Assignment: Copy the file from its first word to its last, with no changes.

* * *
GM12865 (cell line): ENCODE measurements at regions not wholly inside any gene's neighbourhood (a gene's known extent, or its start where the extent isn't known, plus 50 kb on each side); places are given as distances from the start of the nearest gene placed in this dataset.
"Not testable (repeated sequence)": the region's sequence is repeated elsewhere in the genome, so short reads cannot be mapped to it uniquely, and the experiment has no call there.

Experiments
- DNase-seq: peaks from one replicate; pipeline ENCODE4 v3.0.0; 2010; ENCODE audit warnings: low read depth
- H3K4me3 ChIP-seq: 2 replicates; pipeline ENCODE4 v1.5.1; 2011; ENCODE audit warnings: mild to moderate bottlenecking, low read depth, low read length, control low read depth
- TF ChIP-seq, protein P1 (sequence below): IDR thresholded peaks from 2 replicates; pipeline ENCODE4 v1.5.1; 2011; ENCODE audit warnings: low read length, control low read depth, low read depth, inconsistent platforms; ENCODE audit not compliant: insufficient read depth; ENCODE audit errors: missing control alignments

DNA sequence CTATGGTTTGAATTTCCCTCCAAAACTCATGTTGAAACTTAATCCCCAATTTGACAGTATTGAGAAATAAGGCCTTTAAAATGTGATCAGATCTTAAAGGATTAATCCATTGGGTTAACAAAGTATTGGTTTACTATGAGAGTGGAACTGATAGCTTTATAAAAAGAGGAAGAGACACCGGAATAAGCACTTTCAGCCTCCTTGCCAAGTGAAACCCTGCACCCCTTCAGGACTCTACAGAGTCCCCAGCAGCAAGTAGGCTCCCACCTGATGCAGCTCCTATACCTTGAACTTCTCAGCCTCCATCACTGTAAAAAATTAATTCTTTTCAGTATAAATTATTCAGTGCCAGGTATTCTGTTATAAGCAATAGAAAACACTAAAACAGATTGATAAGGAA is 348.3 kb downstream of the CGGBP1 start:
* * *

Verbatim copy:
GM12865 (cell line): ENCODE measurements at regions not wholly inside any gene's neighbourhood (a gene's known extent, or its start where the extent isn't known, plus 50 kb on each side); places are given as distances from the start of the nearest gene placed in this dataset.
"Not testable (repeated sequence)": the region's sequence is repeated elsewhere in the genome, so short reads cannot be mapped to it uniquely, and the experiment has no call there.

Experiments
- DNase-seq: peaks from one replicate; pipeline ENCODE4 v3.0.0; 2010; ENCODE audit warnings: low read depth
- H3K4me3 ChIP-seq: 2 replicates; pipeline ENCODE4 v1.5.1; 2011; ENCODE audit warnings: mild to moderate bottlenecking, low read depth, low read length, control low read depth
- TF ChIP-seq, protein P1 (sequence below): IDR thresholded peaks from 2 replicates; pipeline ENCODE4 v1.5.1; 2011; ENCODE audit warnings: low read length, control low read depth, low read depth, inconsistent platforms; ENCODE audit not compliant: insufficient read depth; ENCODE audit errors: missing control alignments

DNA sequence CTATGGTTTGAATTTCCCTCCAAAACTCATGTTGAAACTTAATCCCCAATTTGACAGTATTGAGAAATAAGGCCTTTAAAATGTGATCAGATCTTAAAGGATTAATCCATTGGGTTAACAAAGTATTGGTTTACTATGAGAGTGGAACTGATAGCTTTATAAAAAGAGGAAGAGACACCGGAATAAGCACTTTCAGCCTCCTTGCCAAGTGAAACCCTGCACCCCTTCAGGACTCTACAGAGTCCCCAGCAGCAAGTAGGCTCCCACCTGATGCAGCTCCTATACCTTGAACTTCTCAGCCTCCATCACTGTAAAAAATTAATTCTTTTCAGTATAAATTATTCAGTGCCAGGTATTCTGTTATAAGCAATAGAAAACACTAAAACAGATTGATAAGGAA is 348.3 kb downstream of the CGGBP1 start: